Saturday, 1 January 2011

Theme 2 - Assignment 2 - Edward Western

Edward Henry Weston was born March 24, 1886, in Highland Park, Illinois.  He spent the majority of his childhood in Chicago where he attended Oakland Grammar School. He began photographing at the age of sixteen after receiving a Bull’s Eye #2 camera from his father. Weston’s first photographs captured the parks of Chicago and his aunt’s farm. In 1906, following the publication of his first photograph in Camera and Darkroom, Weston moved to California. After working briefly as a surveyor for San Pedro, Los Angeles and Salt Lake Railroad, he began working as an itinerant photographer. He peddled his wares door to door photographing children, pets and funerals. Realizing the need for formal training, in 1908 Weston returned east and attended the Illinois College of Photography in Effington, Illinois. He completed the 12-month course in six months and returned to California. In Los Angeles, he was employed as a retoucher at the George Steckel Portrait Studio. In 1909, Weston moved on to the Louis A. Mojoiner Portrait Studio as a photographer and demonstrated outstanding abilities with lighting and posing.) Weston married his first wife, Flora Chandler in 1909. He had four children with Flora; Edward Chandler (1910), Theodore Brett (1911), Laurence Neil (1916) and Cole (1919). In 1911, Weston opened his own portrait studio in Tropico, California. This would be his base of operation for the next two decades. Weston became successful working in soft-focus, pictorial style; winning many salons and professional awards. Weston gained an international reputation for his high key portraits and modern dance studies. Articles about his work were published in magazines such as American Photography, Photo Era and Photo Miniature. Weston also authored many articles himself for many of these publications. In 1912, Weston met photographer Margrethe Mather in his Tropico studio. Mather becomes his studio assistant and most frequent model for the next decade. Mather had a very strong influence on Weston. He would later call her, “the first important woman in my life.” Weston began keeping journals in 1915 that came to be known as his "Daybooks." They would chronicle his life and photographic development into the 1930’s.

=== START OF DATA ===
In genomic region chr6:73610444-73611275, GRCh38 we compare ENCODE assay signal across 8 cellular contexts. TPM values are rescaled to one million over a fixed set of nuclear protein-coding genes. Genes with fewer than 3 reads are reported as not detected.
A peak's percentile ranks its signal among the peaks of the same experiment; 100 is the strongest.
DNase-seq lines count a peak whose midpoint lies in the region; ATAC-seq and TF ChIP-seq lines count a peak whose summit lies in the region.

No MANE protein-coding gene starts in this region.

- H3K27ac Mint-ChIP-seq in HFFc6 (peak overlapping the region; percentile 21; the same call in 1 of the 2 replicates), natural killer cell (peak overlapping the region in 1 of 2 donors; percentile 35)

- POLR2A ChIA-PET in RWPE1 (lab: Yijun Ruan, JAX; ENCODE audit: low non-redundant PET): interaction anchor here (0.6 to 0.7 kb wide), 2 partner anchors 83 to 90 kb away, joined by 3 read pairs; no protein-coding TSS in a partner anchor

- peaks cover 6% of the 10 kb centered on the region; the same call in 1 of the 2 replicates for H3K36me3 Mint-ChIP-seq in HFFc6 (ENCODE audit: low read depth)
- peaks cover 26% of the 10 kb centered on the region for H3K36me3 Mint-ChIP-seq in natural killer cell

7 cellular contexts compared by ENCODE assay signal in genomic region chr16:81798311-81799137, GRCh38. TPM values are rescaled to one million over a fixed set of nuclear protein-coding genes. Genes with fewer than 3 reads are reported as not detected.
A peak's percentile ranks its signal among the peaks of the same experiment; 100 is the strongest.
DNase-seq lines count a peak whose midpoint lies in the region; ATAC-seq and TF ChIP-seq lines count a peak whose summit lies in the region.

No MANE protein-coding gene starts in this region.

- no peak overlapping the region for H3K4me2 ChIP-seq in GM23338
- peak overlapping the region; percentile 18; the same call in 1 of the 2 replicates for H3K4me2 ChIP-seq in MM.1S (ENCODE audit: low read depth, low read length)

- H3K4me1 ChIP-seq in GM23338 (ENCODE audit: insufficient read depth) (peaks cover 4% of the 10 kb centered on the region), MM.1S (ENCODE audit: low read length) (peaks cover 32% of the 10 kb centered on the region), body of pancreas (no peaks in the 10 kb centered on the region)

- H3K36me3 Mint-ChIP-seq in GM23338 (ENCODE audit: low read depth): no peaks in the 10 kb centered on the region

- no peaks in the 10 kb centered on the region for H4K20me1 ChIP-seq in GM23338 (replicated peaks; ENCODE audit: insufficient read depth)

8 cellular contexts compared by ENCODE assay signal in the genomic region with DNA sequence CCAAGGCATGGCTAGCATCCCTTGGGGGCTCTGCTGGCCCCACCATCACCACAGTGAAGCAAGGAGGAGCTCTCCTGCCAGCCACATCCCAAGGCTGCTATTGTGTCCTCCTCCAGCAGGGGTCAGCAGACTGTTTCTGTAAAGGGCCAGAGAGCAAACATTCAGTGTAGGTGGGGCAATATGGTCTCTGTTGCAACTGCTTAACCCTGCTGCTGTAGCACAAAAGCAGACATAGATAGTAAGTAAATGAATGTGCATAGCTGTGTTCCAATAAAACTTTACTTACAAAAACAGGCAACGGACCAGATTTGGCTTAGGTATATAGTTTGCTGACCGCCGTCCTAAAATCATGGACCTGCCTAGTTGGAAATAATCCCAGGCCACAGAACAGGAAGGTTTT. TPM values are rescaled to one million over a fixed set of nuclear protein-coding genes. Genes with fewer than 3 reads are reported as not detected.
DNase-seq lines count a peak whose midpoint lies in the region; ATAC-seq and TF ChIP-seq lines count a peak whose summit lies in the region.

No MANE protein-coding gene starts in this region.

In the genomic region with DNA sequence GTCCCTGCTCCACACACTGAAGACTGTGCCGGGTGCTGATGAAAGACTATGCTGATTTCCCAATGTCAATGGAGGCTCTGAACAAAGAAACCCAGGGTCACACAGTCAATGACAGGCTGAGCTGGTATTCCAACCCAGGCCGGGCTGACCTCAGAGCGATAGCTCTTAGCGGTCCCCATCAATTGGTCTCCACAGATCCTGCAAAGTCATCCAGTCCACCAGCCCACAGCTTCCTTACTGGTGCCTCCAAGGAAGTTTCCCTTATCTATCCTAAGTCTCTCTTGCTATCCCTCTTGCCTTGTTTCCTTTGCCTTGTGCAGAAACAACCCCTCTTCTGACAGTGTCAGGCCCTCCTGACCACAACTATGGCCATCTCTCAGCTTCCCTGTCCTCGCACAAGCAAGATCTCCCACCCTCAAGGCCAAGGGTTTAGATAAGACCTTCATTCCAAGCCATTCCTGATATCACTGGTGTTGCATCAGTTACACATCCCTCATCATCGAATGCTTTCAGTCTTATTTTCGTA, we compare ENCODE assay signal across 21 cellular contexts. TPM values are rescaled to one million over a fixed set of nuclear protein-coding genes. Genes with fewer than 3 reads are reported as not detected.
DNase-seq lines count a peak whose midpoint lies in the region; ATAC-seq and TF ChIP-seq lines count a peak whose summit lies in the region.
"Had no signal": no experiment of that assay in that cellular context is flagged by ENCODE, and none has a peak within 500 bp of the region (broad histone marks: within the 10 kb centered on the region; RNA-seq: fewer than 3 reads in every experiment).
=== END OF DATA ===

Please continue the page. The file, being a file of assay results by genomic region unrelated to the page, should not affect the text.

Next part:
This Image is one of Edward Westerns that I particularily like and enjoy looking at. It has great composition, striking tone changes and is an unbelievable picture considering it is of a simple cabbage leaf!

I have taken this image and used it as my inspiration in producing these images below:

Cabbage specs:

Nikon D300
ISO 200
Focal length 70mm
Shutter speed 1/20sec

Onion Specs:

Nikon D300
ISO 200
Focal length 50mm
Shutter speed 1/200sec

Tomato Specs:

Nikon D300
ISO 200
Focal length 50mm
f 5
Shutter speed 1/8sec

This is the set up that produced these images:

You can see that there is a simple tungsten light source that was used to create these images. Each object was placed on a black background cloth and shot from a variety of angles in order to capture a variety of focal points.

The light was securely fastened to a fixture using a strong clip and no drinks or fluids were in the vacinity in order to reduce the risk of fire. The entire 'set' was so small it produced virtually no health and safetly risks.

Equipment used:

Nikon D300
Single tungsten light source
Black background cloth
50mm lens
18-135 lens

Post production

The following screen shots demonstrate how each of the images were manipulated using adobe lightroom:

 All of the inages were shot in RAW to enable the white balance to be adjusted (if necessary) in adobe lightroom. In this instance (cabbage) I used a selenium tone to create the blue tinge. I then boosted the contrast and exported the picture to convert into a JPEG.

This screen shot is demonstrating how I used lightroom to ammend the white balance. The original picture (see below) has a yellow glow due to the light source, and this required alteration.

With all of these 3 images, I wanted to create pictures the were of interest and had different focal points. Each of the objects are common things that are used day in day out, but I wanted to draw the viewers eye to the morse pleasing aspects of the object. The cabbage leaf has hundreds of ridges, that looks almost like an ariel view of a mountain range or a river with all of its tributies feeding off it and flowing into the sea. The tomatoes have such a wonderful colour to them and the vine adds a little more interest to the picture. I very much like contrasting colours which is why I like the black background.

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